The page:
Why does Cambodia mourn a mouse that has just died?

According to the international non-profit organization APOPO, Magawa passed away over the weekend, at the age of 8, in the mourning of members of the organization and local people.

A few days before his death, the Cambodian rat was still very healthy, still playing, but by the end of the week he became weaker, slept more and was no longer interested in food until the last day - the announcement from APOPO said.

'All of us at APOPO mourn Magawa and are very grateful for what he brought to life while he was alive. Thanks to Magawa's contributions, communities in Cambodia can live, work and play in safety," also according to APOPO.

Picture 1 of Why does Cambodia mourn a mouse that has just died?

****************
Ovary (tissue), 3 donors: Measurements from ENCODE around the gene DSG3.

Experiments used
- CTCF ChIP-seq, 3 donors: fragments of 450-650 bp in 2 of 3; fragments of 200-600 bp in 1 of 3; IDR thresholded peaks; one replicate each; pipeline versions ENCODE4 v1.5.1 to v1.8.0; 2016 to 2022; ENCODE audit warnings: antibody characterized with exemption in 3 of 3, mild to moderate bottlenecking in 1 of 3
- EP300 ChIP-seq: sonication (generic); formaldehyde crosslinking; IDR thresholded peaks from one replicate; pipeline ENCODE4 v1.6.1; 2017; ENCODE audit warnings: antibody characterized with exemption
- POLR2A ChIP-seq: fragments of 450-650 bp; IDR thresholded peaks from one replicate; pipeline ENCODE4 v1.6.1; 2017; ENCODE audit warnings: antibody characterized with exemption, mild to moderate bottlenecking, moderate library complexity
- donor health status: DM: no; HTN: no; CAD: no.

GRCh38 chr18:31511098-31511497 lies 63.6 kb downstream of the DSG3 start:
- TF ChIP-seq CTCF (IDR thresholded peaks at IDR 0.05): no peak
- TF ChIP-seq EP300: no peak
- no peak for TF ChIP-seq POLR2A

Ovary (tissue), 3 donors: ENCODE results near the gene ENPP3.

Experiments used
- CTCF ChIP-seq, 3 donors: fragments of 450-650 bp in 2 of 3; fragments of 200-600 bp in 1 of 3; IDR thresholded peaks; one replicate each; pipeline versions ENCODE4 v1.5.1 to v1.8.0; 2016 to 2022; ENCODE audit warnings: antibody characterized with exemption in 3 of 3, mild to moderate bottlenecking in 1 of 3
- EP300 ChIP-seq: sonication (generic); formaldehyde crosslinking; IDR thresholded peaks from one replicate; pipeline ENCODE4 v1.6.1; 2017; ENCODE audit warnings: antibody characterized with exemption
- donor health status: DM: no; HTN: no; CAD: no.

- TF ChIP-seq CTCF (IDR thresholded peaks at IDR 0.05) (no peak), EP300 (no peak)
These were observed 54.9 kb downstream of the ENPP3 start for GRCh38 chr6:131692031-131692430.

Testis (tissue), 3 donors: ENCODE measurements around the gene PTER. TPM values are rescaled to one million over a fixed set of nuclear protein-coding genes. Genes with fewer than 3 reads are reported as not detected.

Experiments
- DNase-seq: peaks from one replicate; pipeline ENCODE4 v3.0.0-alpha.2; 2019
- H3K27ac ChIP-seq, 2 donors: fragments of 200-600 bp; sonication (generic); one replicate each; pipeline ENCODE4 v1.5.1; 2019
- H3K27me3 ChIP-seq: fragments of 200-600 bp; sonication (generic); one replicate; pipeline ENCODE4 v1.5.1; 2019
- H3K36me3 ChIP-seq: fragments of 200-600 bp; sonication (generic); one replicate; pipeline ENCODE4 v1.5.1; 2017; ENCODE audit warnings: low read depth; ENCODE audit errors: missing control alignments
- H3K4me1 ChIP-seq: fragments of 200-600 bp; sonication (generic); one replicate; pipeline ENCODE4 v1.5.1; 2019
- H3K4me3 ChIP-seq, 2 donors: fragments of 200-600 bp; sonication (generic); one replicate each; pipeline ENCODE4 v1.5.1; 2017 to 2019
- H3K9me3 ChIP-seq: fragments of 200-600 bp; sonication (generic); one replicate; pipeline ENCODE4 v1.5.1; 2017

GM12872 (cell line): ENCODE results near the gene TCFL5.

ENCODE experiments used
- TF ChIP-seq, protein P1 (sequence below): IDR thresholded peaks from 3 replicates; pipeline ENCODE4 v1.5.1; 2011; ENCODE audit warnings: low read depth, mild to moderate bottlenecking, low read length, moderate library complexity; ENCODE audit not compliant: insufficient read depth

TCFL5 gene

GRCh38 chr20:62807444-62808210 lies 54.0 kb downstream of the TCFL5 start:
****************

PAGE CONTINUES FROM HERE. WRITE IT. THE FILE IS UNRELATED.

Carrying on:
The mouse was awarded a gold medal for his bravery and dedication.

The reason why the death of a mouse attracts attention is because Magawa is not an ordinary mouse. It has excellent mine-sniffing ability.

The Belgium-based APOPO organization specializes in training these large African-like mice to detect landmines, reducing the danger for those dealing with the aftermath of war.

This job is extremely dangerous, typically earlier this week, three Cambodians working as minesweepers died.

After decades of civil war, Cambodia is one of the countries suffering heavy consequences of landmines with more than 1,000 square kilometers of land and landmines scattered about.

While still alive, Magawa sniffed more than 100 mines and explosives in Cambodia, was the first mouse to be awarded a gold medal by a British organization for 'brave and dedication to the mission'.

Magawa was born in Tanzania and has been sent to Siem Reap (Cambodia) since 2016 for training and duty.